Big excitement here at the castle. Today I have a GUEST POST-er!
It's Ann Kroeker, whose blog you'll find here
Ann has written the recently-published book, Not So Fast: Slow-Down Solutions for Frenzied Families
, which is filled with encouragement for families to take life a bit slower in all kinds of ways: slow down so kids can be creative, slow down so your family can savor traditions, slow down long enough to enjoy God's creation.
One of my very favorite suggestions from the book was to take time to scribe
; to write down a section or book of the Bible, word for word, allowing each and every word to really sink in. After reading about this, I've started transcribing in a journal the gospel of Mark. I can't wait to see what treasures unfold.
When I asked Ann if she had any recipes for readers who hope to slow down the pace of family life, here is what she shared:
My husband grew up in Belgium, where everyone in the country knows how to stop mid-morning and enjoy a leisurely coffee break. In fact, this might come as a shock, but vehicles in Belgium don’t come with standard cupholders. While Belgians might take a Thermos full of coffee to drink later on during their mid-morning break, they don’t seem to drink any en route. Maybe that’s because most cars have manual transmissions and require shifting with a hand that might otherwise be holding the mug. Or maybe Belgians would rather wait until they can sit down at home or a café and truly enjoy sipping it while nibbling a Speculoo
cookie. I suppose we could argue that the caffeine from all that coffee negates their slow-down tendencies, but in general, Belgians seem to know how to hit the pause button. From what I can tell on my visits, Belgian families seem to eat together often, and their evening meals are eaten slowly, while sitting down and talking.
To celebrate their slower pace of life, I’d like to share two European recipes.
The last time we were visiting family in Belgium, I learned how to make a delicious salad using Belgian endives
. That’s what they’re called at American supermarkets. The French word for them is “chicons.” This salad is an easy and delicious change of pace when it comes to a side dish/salad option. I fix it for adults, though, as kids aren’t sure about the taste of the endives, which is slightly bitter (though balanced with the sweetness from the mandarin oranges). Here’s the link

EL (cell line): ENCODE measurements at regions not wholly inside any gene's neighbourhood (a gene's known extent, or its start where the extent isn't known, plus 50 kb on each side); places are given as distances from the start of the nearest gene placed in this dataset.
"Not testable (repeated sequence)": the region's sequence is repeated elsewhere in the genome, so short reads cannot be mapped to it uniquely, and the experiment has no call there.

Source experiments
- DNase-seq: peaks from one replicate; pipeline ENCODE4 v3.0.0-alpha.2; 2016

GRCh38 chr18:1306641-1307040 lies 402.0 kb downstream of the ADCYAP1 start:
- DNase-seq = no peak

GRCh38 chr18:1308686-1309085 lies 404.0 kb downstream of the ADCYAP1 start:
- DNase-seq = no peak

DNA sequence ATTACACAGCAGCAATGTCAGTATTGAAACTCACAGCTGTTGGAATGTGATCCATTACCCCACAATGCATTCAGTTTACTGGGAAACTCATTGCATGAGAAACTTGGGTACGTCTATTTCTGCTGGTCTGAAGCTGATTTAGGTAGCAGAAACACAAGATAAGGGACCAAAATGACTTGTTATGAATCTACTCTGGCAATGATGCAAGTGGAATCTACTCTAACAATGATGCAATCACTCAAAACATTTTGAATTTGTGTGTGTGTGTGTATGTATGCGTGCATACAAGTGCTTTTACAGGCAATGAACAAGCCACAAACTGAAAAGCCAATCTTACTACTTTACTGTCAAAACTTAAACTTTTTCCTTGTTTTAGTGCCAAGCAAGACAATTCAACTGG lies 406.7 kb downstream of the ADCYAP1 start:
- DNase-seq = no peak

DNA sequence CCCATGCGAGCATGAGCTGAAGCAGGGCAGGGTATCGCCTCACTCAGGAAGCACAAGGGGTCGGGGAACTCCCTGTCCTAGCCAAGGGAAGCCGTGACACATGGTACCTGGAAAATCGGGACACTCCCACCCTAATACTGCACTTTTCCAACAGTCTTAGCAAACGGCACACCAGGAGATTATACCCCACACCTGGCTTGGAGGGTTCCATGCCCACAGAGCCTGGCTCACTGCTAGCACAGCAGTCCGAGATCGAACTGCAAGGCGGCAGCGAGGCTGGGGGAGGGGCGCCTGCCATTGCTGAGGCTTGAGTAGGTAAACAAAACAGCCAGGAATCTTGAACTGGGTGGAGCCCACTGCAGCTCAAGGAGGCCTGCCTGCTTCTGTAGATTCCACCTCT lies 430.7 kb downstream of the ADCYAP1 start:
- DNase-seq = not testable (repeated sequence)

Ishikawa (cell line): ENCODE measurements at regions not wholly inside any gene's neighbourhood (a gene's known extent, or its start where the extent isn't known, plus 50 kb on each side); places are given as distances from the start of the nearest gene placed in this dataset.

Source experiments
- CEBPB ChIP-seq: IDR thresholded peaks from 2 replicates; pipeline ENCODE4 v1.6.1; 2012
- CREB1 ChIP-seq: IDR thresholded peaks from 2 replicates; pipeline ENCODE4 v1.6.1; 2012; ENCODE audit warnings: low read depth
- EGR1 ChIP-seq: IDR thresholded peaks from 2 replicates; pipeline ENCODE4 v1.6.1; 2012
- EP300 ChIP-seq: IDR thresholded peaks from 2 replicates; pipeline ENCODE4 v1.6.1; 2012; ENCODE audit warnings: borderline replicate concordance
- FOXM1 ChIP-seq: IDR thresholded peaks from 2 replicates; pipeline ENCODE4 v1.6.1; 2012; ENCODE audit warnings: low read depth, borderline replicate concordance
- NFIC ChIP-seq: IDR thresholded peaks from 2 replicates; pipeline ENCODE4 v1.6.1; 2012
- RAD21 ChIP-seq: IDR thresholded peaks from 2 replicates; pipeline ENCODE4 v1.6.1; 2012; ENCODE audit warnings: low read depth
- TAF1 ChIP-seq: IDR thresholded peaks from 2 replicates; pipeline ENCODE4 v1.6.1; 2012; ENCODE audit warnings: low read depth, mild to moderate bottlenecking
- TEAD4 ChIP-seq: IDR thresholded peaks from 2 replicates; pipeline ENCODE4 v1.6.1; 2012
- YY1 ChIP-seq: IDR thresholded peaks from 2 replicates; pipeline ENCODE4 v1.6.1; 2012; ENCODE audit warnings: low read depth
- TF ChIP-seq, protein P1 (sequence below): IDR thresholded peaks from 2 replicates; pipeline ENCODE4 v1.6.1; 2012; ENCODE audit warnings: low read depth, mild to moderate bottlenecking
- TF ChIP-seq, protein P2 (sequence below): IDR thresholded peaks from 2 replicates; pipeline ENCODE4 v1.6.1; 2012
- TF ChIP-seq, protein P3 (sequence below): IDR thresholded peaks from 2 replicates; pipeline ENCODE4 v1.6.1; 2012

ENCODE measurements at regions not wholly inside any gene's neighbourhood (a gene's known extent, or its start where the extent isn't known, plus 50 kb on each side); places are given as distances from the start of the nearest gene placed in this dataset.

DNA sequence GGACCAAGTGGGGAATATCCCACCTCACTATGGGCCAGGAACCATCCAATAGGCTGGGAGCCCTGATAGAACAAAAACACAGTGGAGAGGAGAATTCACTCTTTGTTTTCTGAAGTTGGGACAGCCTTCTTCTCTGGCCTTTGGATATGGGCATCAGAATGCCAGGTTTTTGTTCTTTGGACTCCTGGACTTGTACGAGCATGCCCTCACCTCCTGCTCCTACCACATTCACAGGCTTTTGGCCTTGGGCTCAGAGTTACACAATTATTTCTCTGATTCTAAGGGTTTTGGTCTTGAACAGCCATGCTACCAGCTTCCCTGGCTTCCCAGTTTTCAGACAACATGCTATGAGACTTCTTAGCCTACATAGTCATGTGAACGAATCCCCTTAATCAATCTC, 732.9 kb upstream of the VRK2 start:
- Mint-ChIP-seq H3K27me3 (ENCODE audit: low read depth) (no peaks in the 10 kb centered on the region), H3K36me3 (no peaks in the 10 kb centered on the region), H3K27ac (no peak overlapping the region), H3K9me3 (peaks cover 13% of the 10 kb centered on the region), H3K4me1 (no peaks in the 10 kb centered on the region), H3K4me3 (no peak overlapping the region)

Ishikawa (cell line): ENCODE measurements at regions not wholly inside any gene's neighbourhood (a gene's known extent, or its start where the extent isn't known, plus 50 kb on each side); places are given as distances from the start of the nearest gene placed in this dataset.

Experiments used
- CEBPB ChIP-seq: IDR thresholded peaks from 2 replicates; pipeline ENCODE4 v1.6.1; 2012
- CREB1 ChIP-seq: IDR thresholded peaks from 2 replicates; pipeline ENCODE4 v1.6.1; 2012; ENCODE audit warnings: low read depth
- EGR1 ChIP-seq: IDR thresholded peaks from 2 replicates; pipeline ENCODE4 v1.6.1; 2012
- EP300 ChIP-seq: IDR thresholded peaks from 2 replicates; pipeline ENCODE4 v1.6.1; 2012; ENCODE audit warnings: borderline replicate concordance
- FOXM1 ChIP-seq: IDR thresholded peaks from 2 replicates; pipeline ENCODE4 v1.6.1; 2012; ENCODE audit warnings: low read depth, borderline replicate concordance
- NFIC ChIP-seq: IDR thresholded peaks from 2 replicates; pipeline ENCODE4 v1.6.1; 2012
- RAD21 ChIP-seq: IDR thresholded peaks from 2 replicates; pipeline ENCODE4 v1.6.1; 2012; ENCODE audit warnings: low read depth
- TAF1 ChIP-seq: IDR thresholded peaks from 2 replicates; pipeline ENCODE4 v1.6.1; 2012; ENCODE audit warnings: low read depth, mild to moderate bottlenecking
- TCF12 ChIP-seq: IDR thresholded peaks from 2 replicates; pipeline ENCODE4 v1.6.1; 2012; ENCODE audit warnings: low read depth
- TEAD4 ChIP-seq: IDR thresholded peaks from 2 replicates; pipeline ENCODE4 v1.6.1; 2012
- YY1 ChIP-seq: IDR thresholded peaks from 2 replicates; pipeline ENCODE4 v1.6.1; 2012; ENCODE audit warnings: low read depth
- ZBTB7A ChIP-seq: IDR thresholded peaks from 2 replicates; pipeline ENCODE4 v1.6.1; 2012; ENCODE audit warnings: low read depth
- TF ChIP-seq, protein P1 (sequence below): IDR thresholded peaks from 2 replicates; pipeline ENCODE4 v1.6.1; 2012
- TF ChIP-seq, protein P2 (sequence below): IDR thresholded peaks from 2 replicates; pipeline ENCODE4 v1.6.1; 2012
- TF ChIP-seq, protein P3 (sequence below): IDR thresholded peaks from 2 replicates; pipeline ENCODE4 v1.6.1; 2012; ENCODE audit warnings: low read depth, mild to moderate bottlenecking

(scroll to the very bottom for the recipe—but feel free to pause and admire the Belgian bread and beer pictures, if you like).
We also love crepes, which are a little bit more French than Belgian, but Belgians certainly make them. They are simple and inexpensive to prepare, yet make my family feel so loved. The kids literally jump up and down when I announce that crepes are on the menu and often request them for birthday breakfasts. Guests gobble them up. I wrote a crepe-making post years ago that includes the recipe, instructions, and helpful videos I plucked from YouTube to illustrate various stages of crepe-making. Here’s the link to“Crepes? Mais, Oui!”
Much later, I recorded two simple videos of my own
to illustrate how to “spin” the crepe batter on the skillet and how to roll a crepe on one’s plate before eating it.
I’d love to see more and more American families start slowing down enough to gather around tables for dinner. It’s easy to lose this tradition in the shuffle of frenzied schedules. When we’re always on the go, we lose the fellowship of this daily act of hospitality that we can offer to each other and extend to others as the Lord leads.
Maybe you don’t have time for dinner this week—if so, at the very least, try implementing an everyday slow-down solution from across the pond: Be a little Belgian today and brew a pot of coffee. Then sit down for a few minutes with a friend and talk. It’s a way to live not so fast in our high-speed world.
NOTE: For more thoughts about not-so-fast living, see Ann's posts here
. And enjoy that coffee.
Labels: snacks, vegetables